When we combine two systems capable of complex behavior, the result is a new
system: an entangled system. Though entanglement is normally used to describe
quantum systems, it is also apt metaphor for our encounters with interactive art: the
entanglement of two systems- human and non-human- creates a third system.
Entanglement is a metaphor for the interdependence of the components of any system.
From the macroscopic perspective of classical physics, you and the chair you are sitting
on are distinct objects separated in space. However, from quantum perspective, you
and the chair are two interacting systems of energy. From the quantum perspective,
 your wave functions are entangled and impossible to separate. From the quantum
perspective, you and the chair are a single complex system. Again it all boils down to a
matter of perspective: macro or micro, classical or quantum. If we cannot achieve, as
cyberneticist Norbert Weiner says: “a sufficiently loose coupling with the phenomena we
are studying,”  then we must consider ourselves as part of that phenomena—that
|Photo: Eduardo Kac|
Interactive New Media Art as Complex System
Eduardo Kac’s “"Uirapuru"  is an installation that consists of a telerobotic blimp that
can be controlled by both visitors to the gallery and remote participants linked via the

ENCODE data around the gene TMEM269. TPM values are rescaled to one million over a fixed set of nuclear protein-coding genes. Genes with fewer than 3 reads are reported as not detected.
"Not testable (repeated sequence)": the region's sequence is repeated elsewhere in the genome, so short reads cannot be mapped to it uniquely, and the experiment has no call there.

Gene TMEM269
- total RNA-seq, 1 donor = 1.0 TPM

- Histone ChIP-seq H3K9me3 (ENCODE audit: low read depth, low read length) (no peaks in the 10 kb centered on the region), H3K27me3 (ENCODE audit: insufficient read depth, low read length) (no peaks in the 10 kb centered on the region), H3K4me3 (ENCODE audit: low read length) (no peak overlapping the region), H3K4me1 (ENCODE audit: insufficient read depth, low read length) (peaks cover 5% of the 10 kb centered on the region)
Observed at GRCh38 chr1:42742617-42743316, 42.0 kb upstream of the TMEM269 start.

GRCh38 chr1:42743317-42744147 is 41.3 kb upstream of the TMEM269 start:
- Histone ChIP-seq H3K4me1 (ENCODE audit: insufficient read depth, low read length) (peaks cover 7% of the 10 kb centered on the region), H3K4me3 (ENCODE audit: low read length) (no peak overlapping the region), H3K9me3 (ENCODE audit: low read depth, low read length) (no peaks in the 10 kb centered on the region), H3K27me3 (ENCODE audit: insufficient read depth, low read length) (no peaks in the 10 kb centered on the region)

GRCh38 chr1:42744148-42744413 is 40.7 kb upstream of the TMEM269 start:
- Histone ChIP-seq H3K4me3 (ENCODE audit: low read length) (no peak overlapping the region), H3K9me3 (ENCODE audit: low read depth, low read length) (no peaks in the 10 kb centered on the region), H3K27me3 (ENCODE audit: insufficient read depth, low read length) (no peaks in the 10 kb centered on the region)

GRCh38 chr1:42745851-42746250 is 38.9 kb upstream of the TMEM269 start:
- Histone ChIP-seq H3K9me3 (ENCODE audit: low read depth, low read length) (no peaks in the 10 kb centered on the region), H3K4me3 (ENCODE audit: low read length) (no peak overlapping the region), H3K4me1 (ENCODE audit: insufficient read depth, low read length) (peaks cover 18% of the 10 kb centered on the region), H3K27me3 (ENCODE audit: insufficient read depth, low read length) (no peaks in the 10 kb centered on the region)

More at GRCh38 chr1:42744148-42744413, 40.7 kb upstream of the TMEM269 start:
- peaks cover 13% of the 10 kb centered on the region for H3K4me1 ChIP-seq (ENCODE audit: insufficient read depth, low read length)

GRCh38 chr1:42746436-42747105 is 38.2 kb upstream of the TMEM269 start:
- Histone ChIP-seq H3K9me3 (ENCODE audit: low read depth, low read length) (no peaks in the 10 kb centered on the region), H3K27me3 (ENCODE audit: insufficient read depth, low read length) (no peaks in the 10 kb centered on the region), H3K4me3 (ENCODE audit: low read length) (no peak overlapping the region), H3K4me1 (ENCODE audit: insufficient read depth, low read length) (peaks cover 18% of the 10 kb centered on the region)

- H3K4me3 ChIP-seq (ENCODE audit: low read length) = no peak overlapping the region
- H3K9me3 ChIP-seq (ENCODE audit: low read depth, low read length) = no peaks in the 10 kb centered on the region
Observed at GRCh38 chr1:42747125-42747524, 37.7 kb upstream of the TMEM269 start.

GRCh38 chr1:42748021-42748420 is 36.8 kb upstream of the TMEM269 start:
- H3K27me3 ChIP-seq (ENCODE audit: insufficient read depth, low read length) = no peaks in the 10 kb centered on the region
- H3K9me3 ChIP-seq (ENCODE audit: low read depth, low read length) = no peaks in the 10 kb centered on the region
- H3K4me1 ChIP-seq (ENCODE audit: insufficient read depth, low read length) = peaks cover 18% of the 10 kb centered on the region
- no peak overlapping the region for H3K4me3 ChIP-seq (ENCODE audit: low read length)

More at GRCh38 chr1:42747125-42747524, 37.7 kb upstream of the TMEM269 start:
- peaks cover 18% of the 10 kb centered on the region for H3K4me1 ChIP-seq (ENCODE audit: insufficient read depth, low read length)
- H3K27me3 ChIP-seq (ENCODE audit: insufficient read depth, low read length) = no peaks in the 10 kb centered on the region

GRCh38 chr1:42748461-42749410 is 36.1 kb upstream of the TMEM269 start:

net. The telerobotic blimp floats over a forest of robotic birds that sing in response to the
networked traffic, as it streams a live feed of audio-video onto the net. All the
participants merge in a virtual space of a VRML forest. Such a network of interactions,
in both physical and digital space, cannot be understood as an art "object", but is much
more akin to a complex system.
In the monumentally important “Autopoiesis: The Organization of the Living” Chilean
philosophers of science, Humberto Maturana and Francisco Varela, define coupling “as
a result of the mutual modifications that interacting unities undergo in the course of their
interactions without loss of identity…however, coupling leads also the generation of a
new unity that may exist in a different domain from the domain in which the componentcoupled
entities retain their identity” .
This new unity is a single interacting system
with well-defined "boundary conditions". Thus quantum systems and interactive art
systems exist in multiple domains as a result of strong coupling that produces a